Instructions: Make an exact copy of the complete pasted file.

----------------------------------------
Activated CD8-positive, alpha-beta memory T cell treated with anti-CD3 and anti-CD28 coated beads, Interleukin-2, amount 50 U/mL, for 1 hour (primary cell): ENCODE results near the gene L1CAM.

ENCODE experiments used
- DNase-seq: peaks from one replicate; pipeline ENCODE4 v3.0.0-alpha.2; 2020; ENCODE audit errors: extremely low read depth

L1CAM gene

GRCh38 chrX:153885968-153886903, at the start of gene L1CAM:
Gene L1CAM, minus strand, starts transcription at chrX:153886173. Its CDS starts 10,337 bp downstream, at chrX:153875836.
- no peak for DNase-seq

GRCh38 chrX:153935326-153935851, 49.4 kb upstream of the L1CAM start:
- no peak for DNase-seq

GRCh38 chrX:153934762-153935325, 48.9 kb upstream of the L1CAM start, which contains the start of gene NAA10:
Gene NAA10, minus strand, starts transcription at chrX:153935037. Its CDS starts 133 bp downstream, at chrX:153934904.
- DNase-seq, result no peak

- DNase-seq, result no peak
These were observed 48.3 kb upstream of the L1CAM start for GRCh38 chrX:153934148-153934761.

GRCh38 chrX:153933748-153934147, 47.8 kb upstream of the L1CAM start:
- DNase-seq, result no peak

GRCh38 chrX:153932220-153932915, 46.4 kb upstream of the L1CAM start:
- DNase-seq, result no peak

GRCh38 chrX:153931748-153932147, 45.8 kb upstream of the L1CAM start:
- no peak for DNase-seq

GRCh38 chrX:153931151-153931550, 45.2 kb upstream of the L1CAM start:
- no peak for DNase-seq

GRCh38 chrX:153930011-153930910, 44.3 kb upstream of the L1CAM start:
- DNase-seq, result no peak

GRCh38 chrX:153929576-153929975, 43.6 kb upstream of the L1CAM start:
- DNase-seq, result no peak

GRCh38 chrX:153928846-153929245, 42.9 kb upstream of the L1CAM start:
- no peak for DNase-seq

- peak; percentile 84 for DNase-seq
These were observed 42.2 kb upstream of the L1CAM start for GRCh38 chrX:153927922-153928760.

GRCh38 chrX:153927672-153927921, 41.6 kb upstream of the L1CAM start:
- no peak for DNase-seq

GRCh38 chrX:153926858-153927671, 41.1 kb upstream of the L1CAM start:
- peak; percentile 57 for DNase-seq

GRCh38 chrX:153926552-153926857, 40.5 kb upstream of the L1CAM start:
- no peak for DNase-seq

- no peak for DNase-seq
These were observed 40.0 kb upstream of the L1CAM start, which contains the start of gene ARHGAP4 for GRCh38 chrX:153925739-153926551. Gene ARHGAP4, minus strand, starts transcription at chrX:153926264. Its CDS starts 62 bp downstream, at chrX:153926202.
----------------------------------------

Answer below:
Activated CD8-positive, alpha-beta memory T cell treated with anti-CD3 and anti-CD28 coated beads, Interleukin-2, amount 50 U/mL, for 1 hour (primary cell): ENCODE results near the gene L1CAM.

ENCODE experiments used
- DNase-seq: peaks from one replicate; pipeline ENCODE4 v3.0.0-alpha.2; 2020; ENCODE audit errors: extremely low read depth

L1CAM gene

GRCh38 chrX:153885968-153886903, at the start of gene L1CAM:
Gene L1CAM, minus strand, starts transcription at chrX:153886173. Its CDS starts 10,337 bp downstream, at chrX:153875836.
- no peak for DNase-seq

GRCh38 chrX:153935326-153935851, 49.4 kb upstream of the L1CAM start:
- no peak for DNase-seq

GRCh38 chrX:153934762-153935325, 48.9 kb upstream of the L1CAM start, which contains the start of gene NAA10:
Gene NAA10, minus strand, starts transcription at chrX:153935037. Its CDS starts 133 bp downstream, at chrX:153934904.
- DNase-seq, result no peak

- DNase-seq, result no peak
These were observed 48.3 kb upstream of the L1CAM start for GRCh38 chrX:153934148-153934761.

GRCh38 chrX:153933748-153934147, 47.8 kb upstream of the L1CAM start:
- DNase-seq, result no peak

GRCh38 chrX:153932220-153932915, 46.4 kb upstream of the L1CAM start:
- DNase-seq, result no peak

GRCh38 chrX:153931748-153932147, 45.8 kb upstream of the L1CAM start:
- no peak for DNase-seq

GRCh38 chrX:153931151-153931550, 45.2 kb upstream of the L1CAM start:
- no peak for DNase-seq

GRCh38 chrX:153930011-153930910, 44.3 kb upstream of the L1CAM start:
- DNase-seq, result no peak

GRCh38 chrX:153929576-153929975, 43.6 kb upstream of the L1CAM start:
- DNase-seq, result no peak

GRCh38 chrX:153928846-153929245, 42.9 kb upstream of the L1CAM start:
- no peak for DNase-seq

- peak; percentile 84 for DNase-seq
These were observed 42.2 kb upstream of the L1CAM start for GRCh38 chrX:153927922-153928760.

GRCh38 chrX:153927672-153927921, 41.6 kb upstream of the L1CAM start:
- no peak for DNase-seq

GRCh38 chrX:153926858-153927671, 41.1 kb upstream of the L1CAM start:
- peak; percentile 57 for DNase-seq

GRCh38 chrX:153926552-153926857, 40.5 kb upstream of the L1CAM start:
- no peak for DNase-seq

- no peak for DNase-seq
These were observed 40.0 kb upstream of the L1CAM start, which contains the start of gene ARHGAP4 for GRCh38 chrX:153925739-153926551. Gene ARHGAP4, minus strand, starts transcription at chrX:153926264. Its CDS starts 62 bp downstream, at chrX:153926202.